A tank vehicle endorsement requires the driver to hold a detailed understanding of the causes and effects of cargo surge on handling, as well as knowing how to prevent cargo surges and the difference in cargo surges for various densities of liquid. Complete knowledge concerning the correct braking procedure for an empty load, partial load, and full load is required. Applicants also need to know the differences between baffled/compartmental tank interiors over non-baffled vehicles, differences in tank types and the construction thereof. Road grade and curvature effects on handling under various load types also needs to be known, as well as the correct use of emergency systems. A practical and knowledge-based test is used to grant Code N endorsements.
Hazardous Materials – Endorsement Code H
A hazardous materials endorsement requires a comprehensive understanding of many different regulations. Applicants are required to know the hazardous materials table, shipping paper requirements, labeling and marketing, placarding specifications, the packaging of hazardous materials as well as their definition and preparation. One also needs to understand the handling of hazardous materials in terms of what is forbidden, how to load and unload, the segregation of cargo, how to handle passenger carriers and hazardous materials, parking, routes, cargo tanks, “safe havens” and the operation of emergency equipment and emergency response procedures. Code H endorsements are granted via a knowledge test only.
School Bus – Endorsement Code S
Those applying for a school bus endorsement have to pass both a knowledge and practical skills test. Applicants are required to have complete knowledge of the loading and unloading of children. This includes the safe operation of stop signaling devices, external mirrors, lights, and passenger safety devices set out by state and federal law. The knowledge test also tests for complete competency in handling emergency procedures including passenger evacuation, and it covers state and federal laws concerning railroad-highway crossings. A driving test is carried out in a school bus of the same vehicle group as that of the applicant’s prospective employer.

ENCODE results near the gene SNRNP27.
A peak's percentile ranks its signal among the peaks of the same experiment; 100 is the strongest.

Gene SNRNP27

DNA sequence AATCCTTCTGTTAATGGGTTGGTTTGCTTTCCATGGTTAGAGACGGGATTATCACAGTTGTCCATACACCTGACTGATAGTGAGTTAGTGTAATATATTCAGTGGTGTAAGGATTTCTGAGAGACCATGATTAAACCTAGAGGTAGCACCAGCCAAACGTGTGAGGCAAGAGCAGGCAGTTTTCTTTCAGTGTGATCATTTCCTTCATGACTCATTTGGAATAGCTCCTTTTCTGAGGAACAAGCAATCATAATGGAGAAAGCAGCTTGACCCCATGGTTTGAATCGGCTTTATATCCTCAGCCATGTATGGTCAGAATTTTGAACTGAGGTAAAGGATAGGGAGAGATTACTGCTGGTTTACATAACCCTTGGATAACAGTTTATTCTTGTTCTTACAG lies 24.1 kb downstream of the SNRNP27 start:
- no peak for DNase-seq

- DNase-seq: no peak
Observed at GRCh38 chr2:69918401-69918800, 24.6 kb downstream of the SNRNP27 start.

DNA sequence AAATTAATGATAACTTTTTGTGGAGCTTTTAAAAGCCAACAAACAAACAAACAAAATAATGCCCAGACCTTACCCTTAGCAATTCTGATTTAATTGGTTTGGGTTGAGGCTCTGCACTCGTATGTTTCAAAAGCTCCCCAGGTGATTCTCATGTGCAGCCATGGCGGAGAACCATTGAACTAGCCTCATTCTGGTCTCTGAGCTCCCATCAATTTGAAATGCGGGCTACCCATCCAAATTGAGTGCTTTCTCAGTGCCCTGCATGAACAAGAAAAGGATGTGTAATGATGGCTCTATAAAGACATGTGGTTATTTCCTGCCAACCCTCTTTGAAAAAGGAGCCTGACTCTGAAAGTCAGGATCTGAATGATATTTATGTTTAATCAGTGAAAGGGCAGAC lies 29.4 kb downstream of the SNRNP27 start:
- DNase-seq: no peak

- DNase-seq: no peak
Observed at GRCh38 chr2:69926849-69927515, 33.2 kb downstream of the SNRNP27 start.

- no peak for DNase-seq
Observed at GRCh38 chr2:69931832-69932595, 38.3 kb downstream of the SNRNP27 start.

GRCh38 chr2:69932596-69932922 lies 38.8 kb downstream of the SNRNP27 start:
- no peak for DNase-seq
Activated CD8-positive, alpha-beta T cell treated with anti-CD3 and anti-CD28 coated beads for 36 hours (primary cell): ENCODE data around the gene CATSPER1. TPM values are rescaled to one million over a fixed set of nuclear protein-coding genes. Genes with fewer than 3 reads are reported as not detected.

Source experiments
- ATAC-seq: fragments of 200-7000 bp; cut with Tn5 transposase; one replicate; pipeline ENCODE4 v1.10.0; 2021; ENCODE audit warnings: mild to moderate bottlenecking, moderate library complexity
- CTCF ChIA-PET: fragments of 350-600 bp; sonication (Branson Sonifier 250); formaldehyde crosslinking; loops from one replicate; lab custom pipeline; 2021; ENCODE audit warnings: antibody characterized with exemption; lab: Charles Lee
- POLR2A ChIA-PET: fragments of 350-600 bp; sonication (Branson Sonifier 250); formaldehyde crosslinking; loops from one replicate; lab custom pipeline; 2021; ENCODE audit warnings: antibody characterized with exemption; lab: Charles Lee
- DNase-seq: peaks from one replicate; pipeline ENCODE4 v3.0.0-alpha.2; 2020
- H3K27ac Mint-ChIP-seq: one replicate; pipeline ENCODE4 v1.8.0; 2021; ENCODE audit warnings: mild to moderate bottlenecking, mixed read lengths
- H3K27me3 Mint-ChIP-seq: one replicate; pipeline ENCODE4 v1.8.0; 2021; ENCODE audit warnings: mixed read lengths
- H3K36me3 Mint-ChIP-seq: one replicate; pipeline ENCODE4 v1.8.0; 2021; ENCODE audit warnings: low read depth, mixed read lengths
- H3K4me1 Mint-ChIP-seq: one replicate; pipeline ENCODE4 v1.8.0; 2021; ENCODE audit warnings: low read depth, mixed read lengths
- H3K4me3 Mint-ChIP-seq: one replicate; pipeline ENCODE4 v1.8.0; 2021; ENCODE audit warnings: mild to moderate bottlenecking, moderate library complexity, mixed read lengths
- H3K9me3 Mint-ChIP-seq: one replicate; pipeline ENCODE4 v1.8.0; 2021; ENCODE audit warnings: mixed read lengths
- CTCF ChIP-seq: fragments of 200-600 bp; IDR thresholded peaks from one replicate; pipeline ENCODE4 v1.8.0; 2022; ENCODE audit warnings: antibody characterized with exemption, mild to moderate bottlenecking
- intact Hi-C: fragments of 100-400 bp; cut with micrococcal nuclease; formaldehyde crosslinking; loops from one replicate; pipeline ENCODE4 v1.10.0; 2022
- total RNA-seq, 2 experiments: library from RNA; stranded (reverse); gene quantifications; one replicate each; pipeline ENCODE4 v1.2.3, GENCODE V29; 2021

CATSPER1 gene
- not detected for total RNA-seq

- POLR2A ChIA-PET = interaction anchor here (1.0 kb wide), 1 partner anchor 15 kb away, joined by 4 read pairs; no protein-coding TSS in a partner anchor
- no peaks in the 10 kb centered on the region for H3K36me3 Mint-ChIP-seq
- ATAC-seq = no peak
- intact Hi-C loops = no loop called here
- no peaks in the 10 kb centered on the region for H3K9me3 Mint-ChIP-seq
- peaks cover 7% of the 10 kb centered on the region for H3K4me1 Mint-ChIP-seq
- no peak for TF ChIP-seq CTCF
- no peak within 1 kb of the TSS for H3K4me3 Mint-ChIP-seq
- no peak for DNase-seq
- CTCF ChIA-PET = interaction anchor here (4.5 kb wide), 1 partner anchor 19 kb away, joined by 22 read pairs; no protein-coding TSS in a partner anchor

Combination of Tank Vehicle Endorsement and Hazardous Materials Endorsement – Code X
Code X combines the knowledge of Code H and Code N, namely tank vehicle endorsement and hazardous materials endorsement. Both a knowledge test and practical skills evaluation will be carried out. The knowledge test combines the syllabus of both Code H and N. You will be tested in a vehicle of a matching class to that of your prospective certification.
Air Brake Endorsement